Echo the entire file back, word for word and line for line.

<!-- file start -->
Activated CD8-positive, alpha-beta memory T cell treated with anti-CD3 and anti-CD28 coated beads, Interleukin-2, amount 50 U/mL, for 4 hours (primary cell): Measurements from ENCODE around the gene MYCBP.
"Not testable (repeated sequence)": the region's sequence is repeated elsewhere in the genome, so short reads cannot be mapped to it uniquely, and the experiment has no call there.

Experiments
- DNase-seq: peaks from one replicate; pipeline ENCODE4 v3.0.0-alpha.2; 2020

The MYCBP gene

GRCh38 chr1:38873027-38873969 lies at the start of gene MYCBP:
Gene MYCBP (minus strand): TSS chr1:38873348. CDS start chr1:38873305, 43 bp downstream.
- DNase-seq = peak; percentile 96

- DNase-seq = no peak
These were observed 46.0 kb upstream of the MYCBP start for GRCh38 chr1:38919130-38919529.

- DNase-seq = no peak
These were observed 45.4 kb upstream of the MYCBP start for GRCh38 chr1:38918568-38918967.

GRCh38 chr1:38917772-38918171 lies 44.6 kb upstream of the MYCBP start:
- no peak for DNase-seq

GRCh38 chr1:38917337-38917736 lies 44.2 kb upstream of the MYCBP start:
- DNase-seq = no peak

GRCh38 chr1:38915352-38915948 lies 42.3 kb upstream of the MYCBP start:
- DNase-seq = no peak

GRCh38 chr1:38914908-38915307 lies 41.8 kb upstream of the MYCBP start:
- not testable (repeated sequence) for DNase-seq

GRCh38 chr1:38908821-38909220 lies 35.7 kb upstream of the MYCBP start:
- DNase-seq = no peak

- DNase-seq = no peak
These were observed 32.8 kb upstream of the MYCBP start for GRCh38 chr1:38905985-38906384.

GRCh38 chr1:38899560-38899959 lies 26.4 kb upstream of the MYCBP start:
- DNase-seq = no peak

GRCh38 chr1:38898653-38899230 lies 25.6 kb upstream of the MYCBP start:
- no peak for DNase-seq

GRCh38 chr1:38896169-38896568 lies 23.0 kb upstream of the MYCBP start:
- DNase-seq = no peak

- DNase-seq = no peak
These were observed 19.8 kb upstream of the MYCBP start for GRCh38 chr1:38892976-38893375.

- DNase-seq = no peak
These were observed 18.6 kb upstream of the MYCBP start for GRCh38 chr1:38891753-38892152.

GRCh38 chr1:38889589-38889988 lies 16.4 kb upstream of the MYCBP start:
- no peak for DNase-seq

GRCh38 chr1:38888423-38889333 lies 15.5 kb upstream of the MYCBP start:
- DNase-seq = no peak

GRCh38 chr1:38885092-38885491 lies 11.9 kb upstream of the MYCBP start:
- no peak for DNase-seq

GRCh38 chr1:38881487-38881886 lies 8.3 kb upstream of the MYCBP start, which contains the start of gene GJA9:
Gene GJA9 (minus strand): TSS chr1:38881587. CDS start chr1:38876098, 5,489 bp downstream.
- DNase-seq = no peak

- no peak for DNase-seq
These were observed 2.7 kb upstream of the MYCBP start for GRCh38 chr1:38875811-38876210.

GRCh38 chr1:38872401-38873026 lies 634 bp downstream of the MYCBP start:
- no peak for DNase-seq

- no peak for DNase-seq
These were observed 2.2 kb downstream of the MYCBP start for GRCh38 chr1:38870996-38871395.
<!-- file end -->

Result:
Activated CD8-positive, alpha-beta memory T cell treated with anti-CD3 and anti-CD28 coated beads, Interleukin-2, amount 50 U/mL, for 4 hours (primary cell): Measurements from ENCODE around the gene MYCBP.
"Not testable (repeated sequence)": the region's sequence is repeated elsewhere in the genome, so short reads cannot be mapped to it uniquely, and the experiment has no call there.

Experiments
- DNase-seq: peaks from one replicate; pipeline ENCODE4 v3.0.0-alpha.2; 2020

The MYCBP gene

GRCh38 chr1:38873027-38873969 lies at the start of gene MYCBP:
Gene MYCBP (minus strand): TSS chr1:38873348. CDS start chr1:38873305, 43 bp downstream.
- DNase-seq = peak; percentile 96

- DNase-seq = no peak
These were observed 46.0 kb upstream of the MYCBP start for GRCh38 chr1:38919130-38919529.

- DNase-seq = no peak
These were observed 45.4 kb upstream of the MYCBP start for GRCh38 chr1:38918568-38918967.

GRCh38 chr1:38917772-38918171 lies 44.6 kb upstream of the MYCBP start:
- no peak for DNase-seq

GRCh38 chr1:38917337-38917736 lies 44.2 kb upstream of the MYCBP start:
- DNase-seq = no peak

GRCh38 chr1:38915352-38915948 lies 42.3 kb upstream of the MYCBP start:
- DNase-seq = no peak

GRCh38 chr1:38914908-38915307 lies 41.8 kb upstream of the MYCBP start:
- not testable (repeated sequence) for DNase-seq

GRCh38 chr1:38908821-38909220 lies 35.7 kb upstream of the MYCBP start:
- DNase-seq = no peak

- DNase-seq = no peak
These were observed 32.8 kb upstream of the MYCBP start for GRCh38 chr1:38905985-38906384.

GRCh38 chr1:38899560-38899959 lies 26.4 kb upstream of the MYCBP start:
- DNase-seq = no peak

GRCh38 chr1:38898653-38899230 lies 25.6 kb upstream of the MYCBP start:
- no peak for DNase-seq

GRCh38 chr1:38896169-38896568 lies 23.0 kb upstream of the MYCBP start:
- DNase-seq = no peak

- DNase-seq = no peak
These were observed 19.8 kb upstream of the MYCBP start for GRCh38 chr1:38892976-38893375.

- DNase-seq = no peak
These were observed 18.6 kb upstream of the MYCBP start for GRCh38 chr1:38891753-38892152.

GRCh38 chr1:38889589-38889988 lies 16.4 kb upstream of the MYCBP start:
- no peak for DNase-seq

GRCh38 chr1:38888423-38889333 lies 15.5 kb upstream of the MYCBP start:
- DNase-seq = no peak

GRCh38 chr1:38885092-38885491 lies 11.9 kb upstream of the MYCBP start:
- no peak for DNase-seq

GRCh38 chr1:38881487-38881886 lies 8.3 kb upstream of the MYCBP start, which contains the start of gene GJA9:
Gene GJA9 (minus strand): TSS chr1:38881587. CDS start chr1:38876098, 5,489 bp downstream.
- DNase-seq = no peak

- no peak for DNase-seq
These were observed 2.7 kb upstream of the MYCBP start for GRCh38 chr1:38875811-38876210.

GRCh38 chr1:38872401-38873026 lies 634 bp downstream of the MYCBP start:
- no peak for DNase-seq

- no peak for DNase-seq
These were observed 2.2 kb downstream of the MYCBP start for GRCh38 chr1:38870996-38871395.